President removes Justice Shaukat Siddiqui over anti-ISI speech


–Supreme Judicial Council had recommended IHC senior judge’s removal ‘for displaying conduct unbecoming of a high court judge’

–Justice Siddiqui had accused judiciary and spy agencies of being responsible for ‘deplorable state of affairs’ in the country


ISLAMABAD: President Arif Alvi on Thursday removed Justice Shaukat Aziz Siddiqui, a vocal critic of the country’s spy agencies, from his post as a senior judge of the Islamabad High Court (IHC), a notification issued by the Law Ministry said.

The decision came after the Supreme Judicial Council (SJC) recommended Justice Siddiqui’s removal to the president for making a controversial speech against ISI [Inter-Services Intelligence] and the judiciary before the District Bar Association, Rawalpindi on July 21, 2018.

“Mr Justice Shaukat Aziz Siddiqui, Judge, Islamabad High Court (IHC), Islamabad had displayed conduct unbecoming of a Judge of a High Court and was, thus, guilty of misconduct and he is, therefore, liable to be removed from his officer under Article 209(6) of the Constitution of the Islamic Republic of Pakistan, 1973,” the recommendation stated.

The 39-page recommendation of the SJC was penned by Justice Asif Saeed Khosa and a copy of it was also sent to Prime Minister Imran Khan.


On July 21, Justice Siddiqui had made a speech in which he had held the higher judiciary and ISI responsible for the country’s ‘deplorable’ state of affairs.

On the same day, soon after Justice Siddiqui’s statement, the army had released a press release on the matter.

“An honourable judge of Islamabad High Court of Pakistan has levelled serious allegations against state institutions including honourable judiciary and the premier state intelligence agency. In order to safeguard the sanctity and credibility of the state institutions, Honourable Supreme Court of Pakistan has been requested to initiate the appropriate process to ascertain the veracity of the allegations and take actions accordingly,” the statement had said.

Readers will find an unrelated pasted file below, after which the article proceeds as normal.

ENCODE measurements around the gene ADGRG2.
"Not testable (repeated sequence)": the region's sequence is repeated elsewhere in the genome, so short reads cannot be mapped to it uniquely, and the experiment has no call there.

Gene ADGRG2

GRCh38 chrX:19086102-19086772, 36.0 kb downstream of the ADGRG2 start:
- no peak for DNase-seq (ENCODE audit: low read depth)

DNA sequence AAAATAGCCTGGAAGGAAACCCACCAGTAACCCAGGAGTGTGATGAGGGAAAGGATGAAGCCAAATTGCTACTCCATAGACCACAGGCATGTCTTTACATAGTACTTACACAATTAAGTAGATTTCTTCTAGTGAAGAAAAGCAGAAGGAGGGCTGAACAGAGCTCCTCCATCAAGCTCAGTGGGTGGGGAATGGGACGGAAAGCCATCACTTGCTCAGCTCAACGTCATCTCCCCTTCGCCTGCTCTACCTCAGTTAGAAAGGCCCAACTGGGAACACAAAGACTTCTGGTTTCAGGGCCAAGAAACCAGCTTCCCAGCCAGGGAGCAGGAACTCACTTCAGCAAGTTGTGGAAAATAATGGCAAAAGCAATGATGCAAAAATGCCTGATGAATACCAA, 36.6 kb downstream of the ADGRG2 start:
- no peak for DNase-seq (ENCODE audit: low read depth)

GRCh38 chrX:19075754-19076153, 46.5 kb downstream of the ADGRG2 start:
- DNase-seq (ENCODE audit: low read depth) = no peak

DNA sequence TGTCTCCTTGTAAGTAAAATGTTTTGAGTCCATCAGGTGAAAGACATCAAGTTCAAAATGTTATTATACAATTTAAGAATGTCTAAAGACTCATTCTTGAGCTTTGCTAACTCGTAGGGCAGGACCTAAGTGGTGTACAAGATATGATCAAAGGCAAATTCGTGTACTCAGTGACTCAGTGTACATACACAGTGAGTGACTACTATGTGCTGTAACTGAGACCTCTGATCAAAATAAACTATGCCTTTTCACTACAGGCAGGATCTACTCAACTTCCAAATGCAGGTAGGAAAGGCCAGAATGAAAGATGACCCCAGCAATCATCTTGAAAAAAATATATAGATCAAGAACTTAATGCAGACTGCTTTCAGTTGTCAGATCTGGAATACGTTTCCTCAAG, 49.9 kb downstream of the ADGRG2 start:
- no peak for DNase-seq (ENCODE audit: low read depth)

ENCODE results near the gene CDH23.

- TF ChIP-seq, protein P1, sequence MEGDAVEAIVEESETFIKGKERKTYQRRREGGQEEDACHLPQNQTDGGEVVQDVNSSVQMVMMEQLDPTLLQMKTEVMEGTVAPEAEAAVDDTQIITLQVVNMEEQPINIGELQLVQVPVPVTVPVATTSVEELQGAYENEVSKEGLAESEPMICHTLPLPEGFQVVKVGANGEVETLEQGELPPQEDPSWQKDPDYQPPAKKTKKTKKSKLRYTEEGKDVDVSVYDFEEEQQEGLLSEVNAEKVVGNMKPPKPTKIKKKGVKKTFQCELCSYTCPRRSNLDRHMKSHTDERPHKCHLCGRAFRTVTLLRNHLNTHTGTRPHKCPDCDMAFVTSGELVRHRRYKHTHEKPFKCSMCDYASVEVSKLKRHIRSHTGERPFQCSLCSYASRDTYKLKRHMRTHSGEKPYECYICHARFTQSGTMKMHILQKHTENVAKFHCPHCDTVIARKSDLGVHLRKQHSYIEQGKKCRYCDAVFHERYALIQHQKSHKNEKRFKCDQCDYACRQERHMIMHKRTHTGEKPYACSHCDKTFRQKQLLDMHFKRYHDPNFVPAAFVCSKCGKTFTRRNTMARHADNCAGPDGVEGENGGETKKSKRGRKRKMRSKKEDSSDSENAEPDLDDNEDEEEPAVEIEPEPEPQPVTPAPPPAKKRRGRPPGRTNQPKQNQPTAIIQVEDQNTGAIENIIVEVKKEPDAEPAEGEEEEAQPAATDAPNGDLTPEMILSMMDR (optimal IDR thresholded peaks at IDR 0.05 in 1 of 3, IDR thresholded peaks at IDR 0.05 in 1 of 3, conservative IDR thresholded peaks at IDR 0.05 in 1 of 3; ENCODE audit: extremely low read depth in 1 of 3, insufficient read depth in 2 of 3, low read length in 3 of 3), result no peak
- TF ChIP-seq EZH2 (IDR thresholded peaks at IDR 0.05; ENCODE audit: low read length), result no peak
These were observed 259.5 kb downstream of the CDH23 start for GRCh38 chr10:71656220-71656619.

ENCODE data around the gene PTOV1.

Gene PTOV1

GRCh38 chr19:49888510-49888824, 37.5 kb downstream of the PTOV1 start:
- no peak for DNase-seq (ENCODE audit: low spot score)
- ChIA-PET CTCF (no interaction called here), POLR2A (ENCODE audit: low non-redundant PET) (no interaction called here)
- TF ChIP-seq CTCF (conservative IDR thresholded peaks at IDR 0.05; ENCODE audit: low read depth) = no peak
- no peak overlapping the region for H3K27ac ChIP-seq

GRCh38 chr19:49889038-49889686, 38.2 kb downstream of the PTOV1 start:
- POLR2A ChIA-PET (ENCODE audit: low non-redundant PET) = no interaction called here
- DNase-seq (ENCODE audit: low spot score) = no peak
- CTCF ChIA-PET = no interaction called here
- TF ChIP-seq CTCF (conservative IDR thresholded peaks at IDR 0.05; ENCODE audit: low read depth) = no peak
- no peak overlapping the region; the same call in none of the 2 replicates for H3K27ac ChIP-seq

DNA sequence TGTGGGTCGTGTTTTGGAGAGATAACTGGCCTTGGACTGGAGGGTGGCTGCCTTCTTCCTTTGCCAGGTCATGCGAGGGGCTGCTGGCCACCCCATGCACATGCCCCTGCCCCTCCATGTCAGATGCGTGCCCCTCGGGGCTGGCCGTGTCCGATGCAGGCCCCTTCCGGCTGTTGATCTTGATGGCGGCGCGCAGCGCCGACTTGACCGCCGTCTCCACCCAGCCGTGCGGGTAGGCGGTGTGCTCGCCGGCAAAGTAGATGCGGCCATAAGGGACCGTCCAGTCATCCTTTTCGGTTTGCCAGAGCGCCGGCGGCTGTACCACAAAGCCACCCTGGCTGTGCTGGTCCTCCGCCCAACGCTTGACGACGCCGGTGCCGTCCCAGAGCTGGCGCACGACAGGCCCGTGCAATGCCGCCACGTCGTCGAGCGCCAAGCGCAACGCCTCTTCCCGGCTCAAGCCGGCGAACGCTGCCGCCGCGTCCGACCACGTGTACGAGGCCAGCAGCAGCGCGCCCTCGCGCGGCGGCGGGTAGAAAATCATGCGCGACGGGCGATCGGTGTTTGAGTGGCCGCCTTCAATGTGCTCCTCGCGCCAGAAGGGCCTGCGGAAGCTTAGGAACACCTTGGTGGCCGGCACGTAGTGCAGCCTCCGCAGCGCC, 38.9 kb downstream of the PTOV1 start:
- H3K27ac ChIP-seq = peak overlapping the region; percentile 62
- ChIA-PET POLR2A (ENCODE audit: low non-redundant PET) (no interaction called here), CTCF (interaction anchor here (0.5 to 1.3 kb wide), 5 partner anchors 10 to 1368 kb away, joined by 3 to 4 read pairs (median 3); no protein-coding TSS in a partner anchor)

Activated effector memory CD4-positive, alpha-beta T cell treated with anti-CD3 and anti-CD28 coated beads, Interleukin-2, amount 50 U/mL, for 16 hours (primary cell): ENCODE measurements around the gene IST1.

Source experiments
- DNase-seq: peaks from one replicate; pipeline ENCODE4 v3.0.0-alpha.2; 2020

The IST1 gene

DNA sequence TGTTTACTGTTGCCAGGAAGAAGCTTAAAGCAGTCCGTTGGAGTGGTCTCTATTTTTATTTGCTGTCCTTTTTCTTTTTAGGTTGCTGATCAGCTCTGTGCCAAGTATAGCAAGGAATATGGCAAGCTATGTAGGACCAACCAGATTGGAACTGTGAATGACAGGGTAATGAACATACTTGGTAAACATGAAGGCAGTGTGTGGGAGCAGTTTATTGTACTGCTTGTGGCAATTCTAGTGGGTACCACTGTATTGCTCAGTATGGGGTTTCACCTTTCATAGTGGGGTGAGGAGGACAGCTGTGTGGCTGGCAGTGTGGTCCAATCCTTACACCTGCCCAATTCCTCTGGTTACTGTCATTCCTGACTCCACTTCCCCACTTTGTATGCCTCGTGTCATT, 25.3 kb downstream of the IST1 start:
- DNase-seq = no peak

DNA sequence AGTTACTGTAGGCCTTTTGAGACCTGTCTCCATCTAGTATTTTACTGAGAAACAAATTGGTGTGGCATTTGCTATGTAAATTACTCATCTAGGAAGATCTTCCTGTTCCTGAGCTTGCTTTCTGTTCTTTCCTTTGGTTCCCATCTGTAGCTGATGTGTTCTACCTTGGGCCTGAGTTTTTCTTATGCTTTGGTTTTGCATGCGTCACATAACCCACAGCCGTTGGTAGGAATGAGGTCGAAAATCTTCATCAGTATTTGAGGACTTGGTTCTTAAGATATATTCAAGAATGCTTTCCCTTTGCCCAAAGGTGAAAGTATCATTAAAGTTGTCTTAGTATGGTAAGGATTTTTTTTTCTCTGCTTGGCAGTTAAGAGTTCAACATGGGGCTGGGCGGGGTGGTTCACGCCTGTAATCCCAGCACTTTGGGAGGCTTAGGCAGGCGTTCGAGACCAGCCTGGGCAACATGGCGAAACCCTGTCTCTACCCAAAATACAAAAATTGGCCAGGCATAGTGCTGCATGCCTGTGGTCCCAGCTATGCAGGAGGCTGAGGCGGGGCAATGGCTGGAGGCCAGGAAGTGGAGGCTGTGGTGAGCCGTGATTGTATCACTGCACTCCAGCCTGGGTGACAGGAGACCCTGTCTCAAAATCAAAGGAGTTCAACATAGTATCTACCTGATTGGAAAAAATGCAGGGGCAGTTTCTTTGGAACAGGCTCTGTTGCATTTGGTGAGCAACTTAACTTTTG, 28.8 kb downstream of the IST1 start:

Chief Justice of Pakistan (CJP) Saqib Nisar while commenting on the whole fiasco had expressed his distaste as well.

“I read about the remarks of a judge in Islamabad and was deeply saddened,” he had said on the day after the controversial speech was made.

The apex court then took a suo motu notice of the matter following which Justice Siddiqui asked the chief justice to constitute a judicial commission to probe his allegations and offered to resign if he’s proven wrong.

Earlier in October, the bench had reserved its opinion on whether to proceed further against the judge or send the recommendation to the president of Pakistan for his removal.


Siddiqui’s remarks had come just days before the SJC was to hold an open trial of a corruption reference against him, making it a first such case in the history of the country.

He was facing a reference on misconduct moved on the complaint by a retired employee of the Capital Development Authority (CDA) for alleged refurbishment of official residence beyond entitlement.

On Feb 22, SJC had issued a show cause notice to Justice Siddiqui on another reference against him for making unnecessary and unwarranted comments about some “important constitutional institution saying such comments prima facie had the tendency of undermining the respect otherwise such constitutional institution enjoys”.


Siddiqui also made it to the headlines last year when he criticised the armed forces for their role as the “mediator” in the agreement that led to an end of the sit-in by religious groups at Islamabad’s Faizabad Interchange in November.

“Who is the army to adopt a mediator’s role?” the judge had questioned at the time. “Where does the law assign this role to a major general?”

But the first time Siddiqui gained prominence was when he sentenced the officers of CDA for failing to demolish illegal Afghan settlements in the federal capital and for not enforcing judicial orders.


Siddiqui had also taken a notice of blasphemous content on the social media, which was later removed on court orders. Officials from Facebook also visited the country and assured such controversial content would not be uploaded on the social networking site in future.

He was also part of the two-member bench that excluded anti-terrorism clauses from the case against Mumtaz Qadri, the killer of the late Punjab governor Salman Taseer, but upheld his conviction under Section 302 of the Pakistan Penal Code (PPC).


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